Another MSP Case Invades a Jurisdiction: The Sixth… This Time.

Medicare Advantage, Medicare Set-Asides, MSP Litigation on July 19, 2018
Posted by Jean S. Goldstein, JD, CMSP

Another Medicare Secondary Payer (MSP) case involving the well-known entities, MAO-MSO, Recovery II, LLC MSP Recovery, LLC and MSPA Claims 1, LLC (“Plaintiffs”) has arisen out of the Sixth Circuit.[1] (MAO-MSO Recovery II, LLC v. Progressive Corp., No. 1:17CV390, 2018 U.S. Dist. LEXIS 119046, (N.D. Ohio July 17, 2018).  This recent opinion is issued in response to a Motion to Dismiss filed by Defendant, Progressive Corp, an automobile no-fault insurance coverage provider.  You may recall that Plaintiffs have been championing claims across the nation alleging that Non-Group Health Plans (NGHPs) are failing to make payment first, and have allowed secondary payers, particularly Medicare Advantage Organizations (MAOs), to pay first.  Each case is brought on the premise that there has been an assignment to Plaintiffs from an MAO, and because of the NGHP’s action in failing to make payment first, the MAO has been injured, and subsequently entitled to double damages pursuant to the Medicare Secondary Payer Act (MSPA).

In this most recent case, the Plaintiffs are entities which alleged they were assigned “all rights, title, and interest allowing them to bring these claims” by several unspecified MAOs. Id. at 4.  Plaintiffs alleged that Defendant was obligated to pay all medical expenses up to a certain threshold to several Medicare enrollees; and failed to do so.

In order for such a claim to proceed, the pleading party must demonstrate standing.  The Court in addressing Defendant’s Motion to Dismiss noted that in order,

“To satisfy Article III’s standing requirements, a plaintiff must show: ‘(1) [he] has suffered an ‘injury-in-fact’ that is (a) concrete and particularized and (b) actual and imminent, not conjectural or hypothetical; (2) the injury is fairly traceable to the challenged action of the defendant; and (3) it is likely, as opposed to merely speculative, that the injury will be redressed by a favorable decision. For an injury to be particularized, ‘it must affect the plaintiff in a personal and individual way.” Id. at 8. (internal citations omitted).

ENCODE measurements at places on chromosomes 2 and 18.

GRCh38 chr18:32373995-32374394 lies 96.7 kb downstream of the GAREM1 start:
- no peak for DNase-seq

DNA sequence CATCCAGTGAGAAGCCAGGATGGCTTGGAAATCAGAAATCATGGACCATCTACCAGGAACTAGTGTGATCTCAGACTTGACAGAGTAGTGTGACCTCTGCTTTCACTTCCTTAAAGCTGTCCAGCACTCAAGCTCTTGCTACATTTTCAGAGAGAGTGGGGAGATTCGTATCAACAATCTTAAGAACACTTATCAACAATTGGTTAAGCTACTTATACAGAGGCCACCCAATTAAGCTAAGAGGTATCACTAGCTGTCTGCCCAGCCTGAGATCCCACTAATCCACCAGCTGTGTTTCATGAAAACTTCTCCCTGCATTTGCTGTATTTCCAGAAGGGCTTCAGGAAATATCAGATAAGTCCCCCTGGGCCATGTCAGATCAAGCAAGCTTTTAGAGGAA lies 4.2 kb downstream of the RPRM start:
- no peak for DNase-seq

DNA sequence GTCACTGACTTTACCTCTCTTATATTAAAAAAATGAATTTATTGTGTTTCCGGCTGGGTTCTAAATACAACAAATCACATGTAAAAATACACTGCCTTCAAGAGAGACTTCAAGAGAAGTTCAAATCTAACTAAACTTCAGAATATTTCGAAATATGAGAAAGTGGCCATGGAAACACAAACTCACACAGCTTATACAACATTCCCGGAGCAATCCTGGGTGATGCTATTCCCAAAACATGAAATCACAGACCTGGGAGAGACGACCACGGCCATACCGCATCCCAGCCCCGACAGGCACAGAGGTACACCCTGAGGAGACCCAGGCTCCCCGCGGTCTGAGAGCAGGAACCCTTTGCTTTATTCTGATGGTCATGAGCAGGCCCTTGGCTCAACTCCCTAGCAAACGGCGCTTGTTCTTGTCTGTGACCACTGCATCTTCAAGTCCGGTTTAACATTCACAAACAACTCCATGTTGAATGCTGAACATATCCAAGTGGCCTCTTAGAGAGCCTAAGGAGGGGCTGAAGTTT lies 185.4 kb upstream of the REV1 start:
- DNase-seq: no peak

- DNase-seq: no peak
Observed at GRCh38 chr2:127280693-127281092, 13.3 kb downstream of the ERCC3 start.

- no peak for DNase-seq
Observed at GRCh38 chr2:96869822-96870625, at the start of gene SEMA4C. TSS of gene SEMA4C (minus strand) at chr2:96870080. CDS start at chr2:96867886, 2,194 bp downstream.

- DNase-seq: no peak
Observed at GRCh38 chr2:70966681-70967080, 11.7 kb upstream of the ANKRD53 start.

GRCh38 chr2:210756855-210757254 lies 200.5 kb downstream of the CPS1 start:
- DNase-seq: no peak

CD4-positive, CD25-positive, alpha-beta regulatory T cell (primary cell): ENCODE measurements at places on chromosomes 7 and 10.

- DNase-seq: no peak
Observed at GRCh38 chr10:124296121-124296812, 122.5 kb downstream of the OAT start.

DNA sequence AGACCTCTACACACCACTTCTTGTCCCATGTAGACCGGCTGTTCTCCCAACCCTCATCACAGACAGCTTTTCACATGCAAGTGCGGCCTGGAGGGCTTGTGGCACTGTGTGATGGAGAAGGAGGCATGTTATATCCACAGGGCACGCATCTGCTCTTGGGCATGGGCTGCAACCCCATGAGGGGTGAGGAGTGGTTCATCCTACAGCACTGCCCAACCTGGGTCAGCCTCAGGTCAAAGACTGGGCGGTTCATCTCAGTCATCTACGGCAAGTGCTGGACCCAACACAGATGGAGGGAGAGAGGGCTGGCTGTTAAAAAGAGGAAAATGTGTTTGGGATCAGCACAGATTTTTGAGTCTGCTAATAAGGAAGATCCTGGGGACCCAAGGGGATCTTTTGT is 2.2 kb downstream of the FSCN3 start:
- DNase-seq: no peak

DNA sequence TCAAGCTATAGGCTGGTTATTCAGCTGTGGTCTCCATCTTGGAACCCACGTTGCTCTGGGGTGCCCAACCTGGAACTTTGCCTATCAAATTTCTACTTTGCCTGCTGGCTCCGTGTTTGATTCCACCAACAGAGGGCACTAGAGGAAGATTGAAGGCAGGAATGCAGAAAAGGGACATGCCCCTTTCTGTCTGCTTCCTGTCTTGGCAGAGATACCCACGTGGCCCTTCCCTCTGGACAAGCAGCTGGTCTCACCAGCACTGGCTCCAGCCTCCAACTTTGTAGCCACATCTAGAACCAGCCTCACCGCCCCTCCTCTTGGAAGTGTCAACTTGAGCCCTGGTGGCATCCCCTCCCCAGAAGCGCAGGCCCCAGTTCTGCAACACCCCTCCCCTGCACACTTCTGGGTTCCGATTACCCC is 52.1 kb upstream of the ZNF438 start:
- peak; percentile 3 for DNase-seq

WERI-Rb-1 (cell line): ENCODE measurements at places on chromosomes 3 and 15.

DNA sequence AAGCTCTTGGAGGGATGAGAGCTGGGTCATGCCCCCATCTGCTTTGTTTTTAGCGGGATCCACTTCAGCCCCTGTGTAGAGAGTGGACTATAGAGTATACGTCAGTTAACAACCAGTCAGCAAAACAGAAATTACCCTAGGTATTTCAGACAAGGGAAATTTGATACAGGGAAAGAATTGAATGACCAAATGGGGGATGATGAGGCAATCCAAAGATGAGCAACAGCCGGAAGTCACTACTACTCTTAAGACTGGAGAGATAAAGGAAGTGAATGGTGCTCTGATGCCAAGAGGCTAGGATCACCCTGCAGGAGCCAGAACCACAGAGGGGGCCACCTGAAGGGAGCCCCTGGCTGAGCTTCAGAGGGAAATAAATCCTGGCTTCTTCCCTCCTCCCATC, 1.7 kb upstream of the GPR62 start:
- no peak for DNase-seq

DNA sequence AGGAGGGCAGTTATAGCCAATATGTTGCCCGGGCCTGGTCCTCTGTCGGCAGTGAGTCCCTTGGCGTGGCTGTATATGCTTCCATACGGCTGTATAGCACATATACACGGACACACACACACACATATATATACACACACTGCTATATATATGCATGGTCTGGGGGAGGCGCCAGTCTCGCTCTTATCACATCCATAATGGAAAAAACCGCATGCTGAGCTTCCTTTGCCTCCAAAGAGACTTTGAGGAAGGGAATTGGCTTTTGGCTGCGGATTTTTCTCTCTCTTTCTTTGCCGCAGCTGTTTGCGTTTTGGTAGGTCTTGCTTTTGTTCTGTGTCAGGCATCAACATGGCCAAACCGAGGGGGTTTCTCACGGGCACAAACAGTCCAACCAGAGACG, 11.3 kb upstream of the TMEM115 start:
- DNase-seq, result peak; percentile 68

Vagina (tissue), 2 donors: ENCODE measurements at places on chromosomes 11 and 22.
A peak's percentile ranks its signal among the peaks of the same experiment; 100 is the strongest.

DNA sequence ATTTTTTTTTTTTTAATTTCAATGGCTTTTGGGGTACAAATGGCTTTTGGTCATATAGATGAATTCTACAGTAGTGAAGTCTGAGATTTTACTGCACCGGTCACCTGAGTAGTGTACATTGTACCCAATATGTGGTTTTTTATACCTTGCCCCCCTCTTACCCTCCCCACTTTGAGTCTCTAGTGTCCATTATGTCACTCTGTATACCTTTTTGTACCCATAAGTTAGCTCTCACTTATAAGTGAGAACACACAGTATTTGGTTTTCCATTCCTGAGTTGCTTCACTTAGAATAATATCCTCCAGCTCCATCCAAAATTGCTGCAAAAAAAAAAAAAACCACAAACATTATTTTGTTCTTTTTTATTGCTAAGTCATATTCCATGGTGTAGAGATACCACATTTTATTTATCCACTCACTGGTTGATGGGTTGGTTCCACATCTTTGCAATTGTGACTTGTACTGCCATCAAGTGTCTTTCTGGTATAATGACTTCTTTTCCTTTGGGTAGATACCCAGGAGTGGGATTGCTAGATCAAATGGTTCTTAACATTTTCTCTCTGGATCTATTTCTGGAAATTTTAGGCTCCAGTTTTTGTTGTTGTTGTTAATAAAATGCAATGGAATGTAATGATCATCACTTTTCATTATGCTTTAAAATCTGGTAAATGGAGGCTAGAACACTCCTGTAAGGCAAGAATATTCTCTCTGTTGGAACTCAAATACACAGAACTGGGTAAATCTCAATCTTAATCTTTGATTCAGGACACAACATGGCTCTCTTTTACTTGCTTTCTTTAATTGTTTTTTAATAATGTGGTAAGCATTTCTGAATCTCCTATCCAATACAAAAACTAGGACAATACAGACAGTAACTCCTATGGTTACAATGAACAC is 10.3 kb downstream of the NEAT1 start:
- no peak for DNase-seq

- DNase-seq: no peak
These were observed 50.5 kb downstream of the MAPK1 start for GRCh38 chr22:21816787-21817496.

In this particular case, the Plaintiffs not only failed to present any evidence demonstrating a valid assignment from an MAO, but also failed to identify any claims that the MAO paid conditionally.  The Court opined that,

“…without documentation showing that at least one Plaintiff has been assigned recovery rights from at least one MAO, the Court cannot find that Plaintiffs have satisfied their burden of proving Article III standing. Since Plaintiffs themselves are not MAOs, Plaintiffs must show an injury-in-fact by presenting a valid assignment from an MAO. Because Plaintiffs have not done so, the Court finds that it lacks subject matter jurisdiction over this case.” Id. at 10.

As a result, this case has been dismissed.

This is yet another MSP case invading another Circuit, where Plaintiffs are challenging the boundaries of the MSPA.  These Plaintiffs have succeeded in the Second, Third, and Eleventh Circuit, which have permitted suit by an MAO against a primary payer for failing to reimburse an MAO for making payment.  Unfortunately, we will continue to see these cases invade various jurisdictions.  The continuing and growing concern is that it is just a matter of time before these Plaintiffs get it right, in yet another jurisdiction.

In the meantime, we continue to recommend creating internal processes on how to timely handle conditional payments, MAP recoveries, and other liens.  We also suggest the following best practice tips to ensure that primary plans are aware of any MAOs in which a Medicare beneficiary may be enrolled:

  • Ask questions of beneficiaries, to determine if in fact they have supplemental plans;
  • Ask to see Medicare cards;
  • Understand the differences between CMS and MAOs and that these entities do not operate in the same fashion; and
  • Do not assume medical treatment has terminated because you have not received bills. Ask whether beneficiaries are still treating; and
  • Most importantly- respond to all correspondence from MAOs, timely and promptly.

We will keep our readers updated on further MSP litigation.

[1] The Sixth Circuit encompasses the states of Michigan, Ohio, Kentucky, and Tennessee.